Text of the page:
Fourth of July Quotes
Founders' Wisdom: quotations from signers of the Declaration of Independence
Compiled by Elizabeth Olson
We hold these truths to be self-evident, that all men are created equal, that they are endowed by their Creator with certain unalienable Rights, that among these are Life, Liberty and the pursuit of Happiness.
They that can give up essential liberty to obtain a little temporary safety deserve neither liberty nor safety.
I always consider the settlement of America with reverence and wonder, as the opening of a grand scene and design in providence, for the illumination of the ignorant and the emancipation of the slavish part of mankind all over the earth.
That these united colonies are, and of right ought to be, free and independent states; that they are absolved from all allegiance to the British crown; and that all political connection between them and the State of Great Britain is, and ought to be, totally dissolved.
Richard Henry Lee (1732?1794)
There, I guess King George will be able to read that.
John Hancock (1737?1793)
Idleness and pride tax with a heavier hand than kings and parliaments. If we can get rid of the former, we may easily bear the latter.
Liberty cannot be preserved without a general knowledge among the people, who have a right?and a desire to know; but besides this, they have a right, an indisputable, unalienable, indefeasible, divine right to that most dreaded and envied kind of knowledge, I mean of the characters and conduct of their rulers.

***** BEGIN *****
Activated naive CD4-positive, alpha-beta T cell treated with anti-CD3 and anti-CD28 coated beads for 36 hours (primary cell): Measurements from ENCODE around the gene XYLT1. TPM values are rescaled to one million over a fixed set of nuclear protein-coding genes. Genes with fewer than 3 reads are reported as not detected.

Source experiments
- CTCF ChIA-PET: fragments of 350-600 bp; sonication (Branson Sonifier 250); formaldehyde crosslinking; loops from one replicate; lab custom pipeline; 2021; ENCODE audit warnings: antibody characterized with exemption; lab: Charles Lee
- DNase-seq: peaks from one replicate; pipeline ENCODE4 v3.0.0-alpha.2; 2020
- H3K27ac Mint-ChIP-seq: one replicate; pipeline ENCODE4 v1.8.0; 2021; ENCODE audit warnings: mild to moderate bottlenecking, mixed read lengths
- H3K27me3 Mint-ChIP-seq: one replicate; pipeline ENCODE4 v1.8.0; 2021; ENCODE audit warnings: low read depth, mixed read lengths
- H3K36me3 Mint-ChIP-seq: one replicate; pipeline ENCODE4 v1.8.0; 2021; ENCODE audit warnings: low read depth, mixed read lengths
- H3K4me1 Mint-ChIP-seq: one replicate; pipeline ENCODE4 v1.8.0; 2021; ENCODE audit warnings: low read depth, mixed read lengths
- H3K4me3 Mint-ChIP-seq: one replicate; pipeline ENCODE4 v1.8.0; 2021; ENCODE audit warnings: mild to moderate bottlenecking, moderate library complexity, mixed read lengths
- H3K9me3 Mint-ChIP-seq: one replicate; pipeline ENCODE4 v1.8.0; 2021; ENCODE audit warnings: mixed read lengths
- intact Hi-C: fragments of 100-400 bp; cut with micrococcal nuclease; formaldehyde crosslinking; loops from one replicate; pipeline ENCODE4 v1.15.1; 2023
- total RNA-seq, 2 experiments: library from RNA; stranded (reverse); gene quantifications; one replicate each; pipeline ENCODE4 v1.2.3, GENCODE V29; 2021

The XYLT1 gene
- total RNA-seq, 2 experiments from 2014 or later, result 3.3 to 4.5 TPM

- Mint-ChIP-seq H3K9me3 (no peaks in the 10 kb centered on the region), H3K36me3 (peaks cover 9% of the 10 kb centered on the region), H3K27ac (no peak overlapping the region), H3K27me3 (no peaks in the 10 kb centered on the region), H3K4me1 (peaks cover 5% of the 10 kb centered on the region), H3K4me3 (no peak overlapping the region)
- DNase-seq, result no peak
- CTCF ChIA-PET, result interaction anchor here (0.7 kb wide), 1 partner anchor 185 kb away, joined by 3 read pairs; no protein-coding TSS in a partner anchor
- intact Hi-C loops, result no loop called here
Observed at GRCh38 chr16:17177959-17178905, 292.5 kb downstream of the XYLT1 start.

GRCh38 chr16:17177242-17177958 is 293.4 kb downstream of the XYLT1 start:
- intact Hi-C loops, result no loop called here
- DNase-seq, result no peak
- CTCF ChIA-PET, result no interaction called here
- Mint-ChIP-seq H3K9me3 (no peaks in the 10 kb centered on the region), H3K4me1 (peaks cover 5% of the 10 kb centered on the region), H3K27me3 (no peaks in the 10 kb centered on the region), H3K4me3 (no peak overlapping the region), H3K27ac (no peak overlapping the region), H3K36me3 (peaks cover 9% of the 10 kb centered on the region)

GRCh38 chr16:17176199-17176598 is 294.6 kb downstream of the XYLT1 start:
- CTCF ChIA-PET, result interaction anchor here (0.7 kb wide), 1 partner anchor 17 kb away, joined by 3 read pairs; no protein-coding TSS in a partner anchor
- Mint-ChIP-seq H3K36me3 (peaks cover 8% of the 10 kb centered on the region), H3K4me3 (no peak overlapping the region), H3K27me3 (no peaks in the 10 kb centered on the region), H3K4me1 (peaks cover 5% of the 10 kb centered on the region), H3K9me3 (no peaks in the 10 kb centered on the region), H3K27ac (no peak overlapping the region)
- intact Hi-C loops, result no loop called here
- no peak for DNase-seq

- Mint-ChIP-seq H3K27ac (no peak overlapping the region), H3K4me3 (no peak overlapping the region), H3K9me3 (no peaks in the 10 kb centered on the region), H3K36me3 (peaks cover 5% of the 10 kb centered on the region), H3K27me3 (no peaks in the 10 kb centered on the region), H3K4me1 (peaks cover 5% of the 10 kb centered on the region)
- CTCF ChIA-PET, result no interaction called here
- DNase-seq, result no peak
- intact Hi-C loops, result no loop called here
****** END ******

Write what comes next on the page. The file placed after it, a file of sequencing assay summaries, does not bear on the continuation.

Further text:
While Gen'l Howe with a Large Armament is advancing towards N. York, our Congress resolved to Declare the United Colonies free and Independent States. A Declaration for this Purpose, I expect, will this day pass Congress...It is gone so far that we must now be a free independent State, or a Conquered Country.
Abraham Clark (1726?1794)
The strongest reason for the people to retain the right to keep and bear arms is, as a last resort, to protect themselves against tyranny in government.
I am well aware of the toil and blood and treasure it will cost us to maintain this declaration, and support and defend these states. Yet through all the gloom I see the rays of ravishing light and glory. I can see that the end is worth all the means. This is our day of deliverance.
Equal and exact justice to all men?freedom of religion, freedom of the press, freedom of person under the protection of the habeas corpus; and trial by juries impartially selected,these principles form the bright constellation which has gone before us.
We must all hang together, or assuredly we shall all hang separately.